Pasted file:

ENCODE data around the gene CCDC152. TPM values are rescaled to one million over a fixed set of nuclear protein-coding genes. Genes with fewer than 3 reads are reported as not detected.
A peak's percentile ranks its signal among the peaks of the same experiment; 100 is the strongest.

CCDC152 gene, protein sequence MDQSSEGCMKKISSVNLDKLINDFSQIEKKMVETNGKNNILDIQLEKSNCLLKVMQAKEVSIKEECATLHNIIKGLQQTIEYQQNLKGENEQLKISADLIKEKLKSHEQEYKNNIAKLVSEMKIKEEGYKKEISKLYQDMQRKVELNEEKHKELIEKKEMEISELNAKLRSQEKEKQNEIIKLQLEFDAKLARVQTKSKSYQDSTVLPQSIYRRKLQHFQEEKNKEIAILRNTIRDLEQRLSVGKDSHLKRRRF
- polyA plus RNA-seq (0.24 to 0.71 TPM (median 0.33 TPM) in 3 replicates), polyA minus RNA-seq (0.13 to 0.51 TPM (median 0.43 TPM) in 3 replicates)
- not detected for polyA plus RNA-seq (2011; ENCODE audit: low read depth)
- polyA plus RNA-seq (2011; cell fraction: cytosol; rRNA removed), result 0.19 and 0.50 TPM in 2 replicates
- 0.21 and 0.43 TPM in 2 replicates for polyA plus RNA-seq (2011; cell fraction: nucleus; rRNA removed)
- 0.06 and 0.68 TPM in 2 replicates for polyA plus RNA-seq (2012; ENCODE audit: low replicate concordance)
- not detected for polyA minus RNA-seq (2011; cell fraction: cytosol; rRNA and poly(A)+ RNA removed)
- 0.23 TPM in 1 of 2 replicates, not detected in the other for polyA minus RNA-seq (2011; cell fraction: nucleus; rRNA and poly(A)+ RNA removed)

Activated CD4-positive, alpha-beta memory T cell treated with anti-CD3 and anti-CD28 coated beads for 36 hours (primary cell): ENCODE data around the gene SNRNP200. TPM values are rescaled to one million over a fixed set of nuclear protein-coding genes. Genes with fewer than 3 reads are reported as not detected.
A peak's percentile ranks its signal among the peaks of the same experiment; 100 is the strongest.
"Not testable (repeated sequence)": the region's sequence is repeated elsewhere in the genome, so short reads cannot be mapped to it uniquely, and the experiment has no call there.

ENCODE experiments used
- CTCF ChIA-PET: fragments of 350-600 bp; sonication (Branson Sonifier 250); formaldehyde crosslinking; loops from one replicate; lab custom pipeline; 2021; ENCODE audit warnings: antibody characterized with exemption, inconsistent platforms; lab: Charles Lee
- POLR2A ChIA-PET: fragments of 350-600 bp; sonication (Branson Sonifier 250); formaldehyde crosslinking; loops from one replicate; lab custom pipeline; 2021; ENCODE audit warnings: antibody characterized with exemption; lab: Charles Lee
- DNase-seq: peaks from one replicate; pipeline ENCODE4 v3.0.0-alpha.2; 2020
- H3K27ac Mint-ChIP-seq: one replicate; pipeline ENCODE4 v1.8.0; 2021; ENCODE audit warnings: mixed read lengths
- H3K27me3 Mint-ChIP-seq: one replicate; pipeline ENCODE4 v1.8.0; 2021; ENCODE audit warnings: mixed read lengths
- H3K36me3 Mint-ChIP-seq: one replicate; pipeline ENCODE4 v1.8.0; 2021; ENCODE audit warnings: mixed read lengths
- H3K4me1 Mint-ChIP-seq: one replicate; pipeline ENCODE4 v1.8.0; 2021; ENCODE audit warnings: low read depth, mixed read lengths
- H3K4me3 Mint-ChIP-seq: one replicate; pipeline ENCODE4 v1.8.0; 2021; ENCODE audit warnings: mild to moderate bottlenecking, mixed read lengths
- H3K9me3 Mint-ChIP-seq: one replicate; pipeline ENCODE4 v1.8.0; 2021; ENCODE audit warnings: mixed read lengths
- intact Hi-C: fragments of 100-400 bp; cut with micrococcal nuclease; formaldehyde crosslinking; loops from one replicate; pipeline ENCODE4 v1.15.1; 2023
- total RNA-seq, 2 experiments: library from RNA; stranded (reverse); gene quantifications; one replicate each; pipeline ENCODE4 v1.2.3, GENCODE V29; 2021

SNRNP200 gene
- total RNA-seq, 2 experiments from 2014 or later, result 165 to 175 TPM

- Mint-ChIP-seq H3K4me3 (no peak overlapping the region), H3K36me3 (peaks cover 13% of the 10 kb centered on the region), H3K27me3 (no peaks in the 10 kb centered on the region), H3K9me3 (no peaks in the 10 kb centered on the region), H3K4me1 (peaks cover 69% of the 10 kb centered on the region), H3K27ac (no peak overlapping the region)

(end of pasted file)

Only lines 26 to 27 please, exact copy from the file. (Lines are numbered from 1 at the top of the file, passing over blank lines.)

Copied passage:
SNRNP200 gene
- total RNA-seq, 2 experiments from 2014 or later, result 165 to 175 TPM